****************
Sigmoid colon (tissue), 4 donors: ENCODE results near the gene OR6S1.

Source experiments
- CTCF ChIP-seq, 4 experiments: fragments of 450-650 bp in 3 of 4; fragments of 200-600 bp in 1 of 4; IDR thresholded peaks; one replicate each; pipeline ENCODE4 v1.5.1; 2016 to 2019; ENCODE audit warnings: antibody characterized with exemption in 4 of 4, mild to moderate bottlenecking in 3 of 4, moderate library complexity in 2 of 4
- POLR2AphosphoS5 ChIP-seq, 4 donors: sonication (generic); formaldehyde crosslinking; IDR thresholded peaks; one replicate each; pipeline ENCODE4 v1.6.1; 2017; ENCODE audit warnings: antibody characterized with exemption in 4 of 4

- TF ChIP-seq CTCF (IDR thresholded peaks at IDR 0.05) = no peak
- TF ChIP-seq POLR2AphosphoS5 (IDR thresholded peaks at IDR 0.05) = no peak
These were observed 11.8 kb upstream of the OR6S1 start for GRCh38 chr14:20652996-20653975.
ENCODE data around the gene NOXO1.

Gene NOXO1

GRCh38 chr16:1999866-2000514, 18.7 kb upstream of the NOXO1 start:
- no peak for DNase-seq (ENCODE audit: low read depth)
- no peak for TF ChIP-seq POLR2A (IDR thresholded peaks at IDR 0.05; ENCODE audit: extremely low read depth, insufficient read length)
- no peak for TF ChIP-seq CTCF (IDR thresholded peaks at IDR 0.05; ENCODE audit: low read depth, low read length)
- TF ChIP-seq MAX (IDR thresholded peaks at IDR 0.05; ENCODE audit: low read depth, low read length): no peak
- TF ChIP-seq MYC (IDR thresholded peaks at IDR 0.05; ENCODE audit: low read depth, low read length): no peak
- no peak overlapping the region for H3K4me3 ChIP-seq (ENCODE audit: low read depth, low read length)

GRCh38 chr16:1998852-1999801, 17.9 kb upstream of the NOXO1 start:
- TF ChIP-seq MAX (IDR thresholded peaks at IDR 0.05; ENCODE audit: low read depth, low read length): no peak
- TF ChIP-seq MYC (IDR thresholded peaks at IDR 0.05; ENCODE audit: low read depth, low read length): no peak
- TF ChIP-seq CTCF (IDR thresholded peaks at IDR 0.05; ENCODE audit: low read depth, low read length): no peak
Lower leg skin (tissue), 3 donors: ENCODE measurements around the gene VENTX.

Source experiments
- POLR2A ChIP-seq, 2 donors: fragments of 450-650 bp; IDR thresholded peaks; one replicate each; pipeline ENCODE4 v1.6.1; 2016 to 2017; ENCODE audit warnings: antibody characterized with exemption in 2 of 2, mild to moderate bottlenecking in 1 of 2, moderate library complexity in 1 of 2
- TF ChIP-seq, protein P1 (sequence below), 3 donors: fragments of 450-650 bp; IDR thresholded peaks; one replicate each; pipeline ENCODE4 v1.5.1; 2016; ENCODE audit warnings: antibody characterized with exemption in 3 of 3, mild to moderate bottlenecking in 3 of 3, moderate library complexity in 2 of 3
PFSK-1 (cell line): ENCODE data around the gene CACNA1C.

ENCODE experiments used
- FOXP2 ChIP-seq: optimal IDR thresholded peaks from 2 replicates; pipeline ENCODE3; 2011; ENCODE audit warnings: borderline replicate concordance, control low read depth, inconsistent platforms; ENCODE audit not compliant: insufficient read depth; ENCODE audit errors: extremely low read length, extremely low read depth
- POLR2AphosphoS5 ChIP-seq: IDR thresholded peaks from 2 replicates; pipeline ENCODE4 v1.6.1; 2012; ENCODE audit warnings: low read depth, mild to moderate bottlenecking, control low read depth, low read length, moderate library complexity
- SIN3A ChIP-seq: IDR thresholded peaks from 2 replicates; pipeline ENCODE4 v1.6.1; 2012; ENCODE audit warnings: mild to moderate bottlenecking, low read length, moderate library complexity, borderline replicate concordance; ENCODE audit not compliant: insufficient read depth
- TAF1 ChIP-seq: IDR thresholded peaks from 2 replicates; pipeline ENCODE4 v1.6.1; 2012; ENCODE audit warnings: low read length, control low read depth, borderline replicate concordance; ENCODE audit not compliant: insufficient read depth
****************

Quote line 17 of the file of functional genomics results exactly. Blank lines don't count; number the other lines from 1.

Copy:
GRCh38 chr16:1998852-1999801, 17.9 kb upstream of the NOXO1 start: